Saturday, December 24, 2011

Dunlin & Greater Yellowlegs, Plum Island, MA

Vibrant colors on the Pines Trail,  Plum Island, MA; 11/11/2011.
My last few posts dealt with Sanderlings, Semipalmated Sandpipers and Black-bellied Plovers, but I also saw another two shorebirds during my day on Plum Island, Massachusetts. The Greater Yellowlegs (Below) is a shorebird that I have seen in the Midwest, and is also found coast to coast throught Canada in the summer, and keeps itself along both coasts during the winter.
A Greater Yellowlegs, Parker River NWR, Plum Island, MA; 11/11/2011.
But it was the second shorebird that I noticed, which was separated from the other sandpipers probing the beach as a collected flock. This shore bird appeared out of nowhere. I was in the same general spot for several minutes and was surprised I didn't see it before. As I took its picture, I was thinking it seemed a bit larger than the Semipalmated Sandpiper of the similar brownish color. It certainly wasn't as white as the Sanderlings. I turned my attention back to the main flock, then looked for the lone shorebird again, but it was nowhere in sight. I was lucky to get that one photo (Below) because I didn't see it again. While sorting out my photos at day's end, I came to the image of this bird and upon seeing this shorebird with its long curved bill, I confirmed it was neither a Sanderling nor a Semipalmated.
This lone Dunlin appeared for a brief moment near a flock of sanderlings and Semipalmated Sandpipers,  Sandy Point, Plum Island, MA; 11/11/2011.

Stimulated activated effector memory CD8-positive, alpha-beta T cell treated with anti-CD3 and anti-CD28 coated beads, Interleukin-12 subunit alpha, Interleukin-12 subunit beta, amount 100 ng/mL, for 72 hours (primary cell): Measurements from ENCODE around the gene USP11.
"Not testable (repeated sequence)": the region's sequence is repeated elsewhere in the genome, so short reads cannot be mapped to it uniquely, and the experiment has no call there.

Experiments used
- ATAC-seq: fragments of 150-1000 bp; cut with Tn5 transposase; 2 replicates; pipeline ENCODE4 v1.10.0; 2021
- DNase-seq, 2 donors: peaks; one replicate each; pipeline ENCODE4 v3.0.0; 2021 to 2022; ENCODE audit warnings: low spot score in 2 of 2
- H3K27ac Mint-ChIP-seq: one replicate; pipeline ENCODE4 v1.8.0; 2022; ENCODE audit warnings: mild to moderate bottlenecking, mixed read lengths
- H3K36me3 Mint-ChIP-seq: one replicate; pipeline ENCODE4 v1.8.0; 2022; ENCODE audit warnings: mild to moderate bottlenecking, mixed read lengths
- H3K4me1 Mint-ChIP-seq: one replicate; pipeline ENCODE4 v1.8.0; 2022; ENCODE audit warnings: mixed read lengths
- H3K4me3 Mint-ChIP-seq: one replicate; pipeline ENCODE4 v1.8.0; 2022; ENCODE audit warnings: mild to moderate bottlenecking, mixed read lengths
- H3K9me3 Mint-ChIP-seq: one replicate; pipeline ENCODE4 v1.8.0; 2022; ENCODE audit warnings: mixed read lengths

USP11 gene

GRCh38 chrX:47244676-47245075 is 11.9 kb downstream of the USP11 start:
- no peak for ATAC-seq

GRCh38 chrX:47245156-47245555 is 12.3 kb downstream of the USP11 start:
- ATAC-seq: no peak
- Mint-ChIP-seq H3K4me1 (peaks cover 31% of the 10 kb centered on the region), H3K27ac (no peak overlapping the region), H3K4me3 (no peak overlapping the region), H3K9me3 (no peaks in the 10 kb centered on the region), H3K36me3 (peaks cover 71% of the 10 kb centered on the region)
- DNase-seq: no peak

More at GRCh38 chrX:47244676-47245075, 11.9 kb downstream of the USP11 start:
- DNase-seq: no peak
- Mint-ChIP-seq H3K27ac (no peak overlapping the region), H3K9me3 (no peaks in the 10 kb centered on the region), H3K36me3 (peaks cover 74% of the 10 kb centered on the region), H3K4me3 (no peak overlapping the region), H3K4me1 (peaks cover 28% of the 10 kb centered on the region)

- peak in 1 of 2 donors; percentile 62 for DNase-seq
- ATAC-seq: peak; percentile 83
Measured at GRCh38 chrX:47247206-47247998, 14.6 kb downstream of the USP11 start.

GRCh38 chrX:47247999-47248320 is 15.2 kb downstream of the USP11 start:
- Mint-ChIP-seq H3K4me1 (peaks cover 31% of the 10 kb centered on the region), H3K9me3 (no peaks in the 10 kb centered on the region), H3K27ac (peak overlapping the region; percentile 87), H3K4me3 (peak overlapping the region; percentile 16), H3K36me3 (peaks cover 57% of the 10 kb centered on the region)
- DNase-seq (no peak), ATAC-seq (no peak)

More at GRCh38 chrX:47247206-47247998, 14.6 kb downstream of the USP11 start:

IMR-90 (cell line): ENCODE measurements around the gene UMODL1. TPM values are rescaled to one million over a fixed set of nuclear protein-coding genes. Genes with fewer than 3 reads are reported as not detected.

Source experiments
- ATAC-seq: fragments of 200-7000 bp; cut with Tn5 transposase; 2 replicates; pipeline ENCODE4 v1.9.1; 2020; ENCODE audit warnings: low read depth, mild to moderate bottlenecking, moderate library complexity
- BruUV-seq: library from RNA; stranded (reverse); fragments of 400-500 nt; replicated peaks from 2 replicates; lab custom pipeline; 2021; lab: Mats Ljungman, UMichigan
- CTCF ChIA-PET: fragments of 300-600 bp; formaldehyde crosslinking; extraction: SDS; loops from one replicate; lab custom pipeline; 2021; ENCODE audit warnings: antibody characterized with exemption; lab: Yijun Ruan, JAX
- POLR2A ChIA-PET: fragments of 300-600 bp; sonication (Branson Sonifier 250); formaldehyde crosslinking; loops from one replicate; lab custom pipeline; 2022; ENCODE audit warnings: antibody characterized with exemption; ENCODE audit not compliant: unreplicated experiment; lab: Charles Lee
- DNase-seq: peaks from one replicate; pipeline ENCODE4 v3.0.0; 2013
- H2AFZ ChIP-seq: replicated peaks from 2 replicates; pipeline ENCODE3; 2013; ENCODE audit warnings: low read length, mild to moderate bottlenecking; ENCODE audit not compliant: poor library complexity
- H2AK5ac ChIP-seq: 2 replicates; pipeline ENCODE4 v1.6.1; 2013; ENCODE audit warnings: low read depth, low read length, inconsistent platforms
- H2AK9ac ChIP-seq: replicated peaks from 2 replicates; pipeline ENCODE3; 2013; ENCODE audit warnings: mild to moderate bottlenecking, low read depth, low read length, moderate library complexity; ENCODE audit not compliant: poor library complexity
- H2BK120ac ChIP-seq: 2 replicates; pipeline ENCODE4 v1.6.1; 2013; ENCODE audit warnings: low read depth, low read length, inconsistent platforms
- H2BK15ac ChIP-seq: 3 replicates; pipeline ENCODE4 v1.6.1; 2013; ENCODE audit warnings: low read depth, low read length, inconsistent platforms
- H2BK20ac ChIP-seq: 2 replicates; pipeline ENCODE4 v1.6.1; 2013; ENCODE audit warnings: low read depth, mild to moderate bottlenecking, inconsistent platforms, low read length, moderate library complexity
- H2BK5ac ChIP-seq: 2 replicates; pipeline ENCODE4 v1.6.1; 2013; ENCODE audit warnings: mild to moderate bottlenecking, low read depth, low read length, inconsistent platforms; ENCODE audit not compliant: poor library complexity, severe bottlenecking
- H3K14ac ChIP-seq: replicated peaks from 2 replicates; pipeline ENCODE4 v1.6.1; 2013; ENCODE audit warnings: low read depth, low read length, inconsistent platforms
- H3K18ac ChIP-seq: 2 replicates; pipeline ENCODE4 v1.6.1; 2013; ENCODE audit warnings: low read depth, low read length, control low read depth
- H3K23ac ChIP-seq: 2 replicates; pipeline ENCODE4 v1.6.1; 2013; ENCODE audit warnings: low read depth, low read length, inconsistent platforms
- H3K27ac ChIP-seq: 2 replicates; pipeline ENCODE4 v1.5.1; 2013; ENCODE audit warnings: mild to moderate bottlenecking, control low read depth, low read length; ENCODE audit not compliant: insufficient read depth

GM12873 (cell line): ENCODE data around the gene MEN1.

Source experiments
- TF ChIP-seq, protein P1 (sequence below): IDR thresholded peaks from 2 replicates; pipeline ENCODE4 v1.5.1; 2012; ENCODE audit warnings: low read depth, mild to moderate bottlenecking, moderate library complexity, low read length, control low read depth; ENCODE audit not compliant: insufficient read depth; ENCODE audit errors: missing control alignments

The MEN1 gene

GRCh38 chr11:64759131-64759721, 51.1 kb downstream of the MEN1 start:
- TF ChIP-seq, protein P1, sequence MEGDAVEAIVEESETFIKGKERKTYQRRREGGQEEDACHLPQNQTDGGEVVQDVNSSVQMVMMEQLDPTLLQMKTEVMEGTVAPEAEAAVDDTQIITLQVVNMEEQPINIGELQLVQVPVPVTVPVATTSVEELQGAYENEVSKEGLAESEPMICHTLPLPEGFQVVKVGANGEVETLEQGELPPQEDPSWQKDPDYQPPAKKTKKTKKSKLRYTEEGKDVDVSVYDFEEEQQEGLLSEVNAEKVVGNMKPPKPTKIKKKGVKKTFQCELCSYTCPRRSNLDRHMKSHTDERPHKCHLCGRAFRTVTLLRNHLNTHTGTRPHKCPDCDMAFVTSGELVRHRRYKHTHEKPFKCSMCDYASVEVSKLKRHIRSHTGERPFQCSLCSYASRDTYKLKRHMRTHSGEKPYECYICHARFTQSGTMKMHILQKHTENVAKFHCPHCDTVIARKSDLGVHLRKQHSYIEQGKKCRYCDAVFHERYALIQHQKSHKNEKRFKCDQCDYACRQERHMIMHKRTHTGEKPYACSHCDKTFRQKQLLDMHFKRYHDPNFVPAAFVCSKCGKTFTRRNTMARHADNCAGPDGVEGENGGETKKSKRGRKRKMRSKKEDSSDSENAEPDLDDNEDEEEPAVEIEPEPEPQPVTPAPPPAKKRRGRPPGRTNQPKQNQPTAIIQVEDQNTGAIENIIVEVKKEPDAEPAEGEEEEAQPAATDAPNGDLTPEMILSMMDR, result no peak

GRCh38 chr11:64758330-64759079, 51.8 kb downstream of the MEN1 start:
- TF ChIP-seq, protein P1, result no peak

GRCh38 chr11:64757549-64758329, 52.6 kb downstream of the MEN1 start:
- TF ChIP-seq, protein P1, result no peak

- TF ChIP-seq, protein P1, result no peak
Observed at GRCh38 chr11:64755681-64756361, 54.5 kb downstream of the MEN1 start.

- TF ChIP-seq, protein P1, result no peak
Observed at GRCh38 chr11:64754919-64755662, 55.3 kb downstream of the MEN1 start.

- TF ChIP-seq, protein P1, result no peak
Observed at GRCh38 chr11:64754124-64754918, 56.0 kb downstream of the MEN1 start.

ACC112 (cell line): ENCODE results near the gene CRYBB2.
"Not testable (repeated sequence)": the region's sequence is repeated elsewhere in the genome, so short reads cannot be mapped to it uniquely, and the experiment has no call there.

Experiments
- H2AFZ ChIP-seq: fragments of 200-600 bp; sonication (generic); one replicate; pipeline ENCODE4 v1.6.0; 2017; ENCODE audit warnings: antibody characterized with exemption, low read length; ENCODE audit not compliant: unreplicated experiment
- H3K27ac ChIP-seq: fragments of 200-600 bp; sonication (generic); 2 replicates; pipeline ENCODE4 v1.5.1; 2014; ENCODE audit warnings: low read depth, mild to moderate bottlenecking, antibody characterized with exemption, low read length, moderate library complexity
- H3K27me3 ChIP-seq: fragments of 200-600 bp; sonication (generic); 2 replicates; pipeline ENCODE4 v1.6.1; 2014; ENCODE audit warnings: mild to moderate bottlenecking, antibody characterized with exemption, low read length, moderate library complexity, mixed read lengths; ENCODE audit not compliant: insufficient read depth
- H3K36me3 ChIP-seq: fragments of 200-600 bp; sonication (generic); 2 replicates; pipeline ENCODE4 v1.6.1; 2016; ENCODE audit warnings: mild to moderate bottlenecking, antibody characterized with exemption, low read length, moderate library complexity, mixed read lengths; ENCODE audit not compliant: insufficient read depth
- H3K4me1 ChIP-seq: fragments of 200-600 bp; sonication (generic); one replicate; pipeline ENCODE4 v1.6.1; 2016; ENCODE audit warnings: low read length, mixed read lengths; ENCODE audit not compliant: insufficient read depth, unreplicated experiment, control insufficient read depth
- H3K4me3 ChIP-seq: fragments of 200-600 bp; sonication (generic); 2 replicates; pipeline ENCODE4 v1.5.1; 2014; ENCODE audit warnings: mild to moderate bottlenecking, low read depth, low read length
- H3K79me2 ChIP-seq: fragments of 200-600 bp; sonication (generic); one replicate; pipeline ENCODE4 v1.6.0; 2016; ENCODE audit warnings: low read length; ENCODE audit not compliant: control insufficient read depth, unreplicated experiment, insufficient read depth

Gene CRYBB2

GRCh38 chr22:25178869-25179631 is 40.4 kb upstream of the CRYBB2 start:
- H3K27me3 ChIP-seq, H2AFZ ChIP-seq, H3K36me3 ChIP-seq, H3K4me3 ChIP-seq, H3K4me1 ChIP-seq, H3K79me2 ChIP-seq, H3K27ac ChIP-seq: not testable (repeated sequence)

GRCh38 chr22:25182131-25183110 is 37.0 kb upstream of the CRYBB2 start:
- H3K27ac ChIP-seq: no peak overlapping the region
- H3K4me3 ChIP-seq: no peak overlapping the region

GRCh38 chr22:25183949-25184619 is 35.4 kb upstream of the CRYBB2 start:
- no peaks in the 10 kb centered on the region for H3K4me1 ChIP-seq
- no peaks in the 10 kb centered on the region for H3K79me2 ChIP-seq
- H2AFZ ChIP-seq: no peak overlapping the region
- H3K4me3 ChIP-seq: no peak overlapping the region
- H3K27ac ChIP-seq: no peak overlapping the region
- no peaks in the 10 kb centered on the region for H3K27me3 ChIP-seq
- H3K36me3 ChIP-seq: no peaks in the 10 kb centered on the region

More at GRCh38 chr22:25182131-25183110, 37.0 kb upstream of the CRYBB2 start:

Again, because of my lack of identification skills of the subtle differences between many Sandpipers, I needed to check my guidebook (The Sibley Field Guide...)to identify this one. The long curved bill and the geographic area narrowed down my choices to Western Sandpipers, Dunlins, and Stilt Sandpipers. It is possible that all three of these could be found along the north Atlantic coast during their fall migration. However, it would be rare for the Western Sandpiper to be seen north of New York during the winter but certainly could be seen as it is migrating through. I decided that the bird I saw was larger than a Western Sandpiper which would be in between the size of Sanderlings and Semipalmated SP's. Stilt Sandpipers would be the right size and could also be migrating through, but their legs are yellow, so I dismissed these. Dunlins would be the most common of the three as it is a winter resident along the entire Atlantic Coast as far north as Maine. and its size and colorization seemed about right being slightly larger than a Sanderling and much larger than a Semipalmated and a Western, but the same genral color and markings. I was excited that I could add a Dunlin to my Life List (#340), and wished I paid more attention to it to get a better quality photograph.

Tomorrow and the next couple of weekends I'll feature photos of birds that I found along the Rocky Atlantic shores of Rockport and Glauster, Mass.

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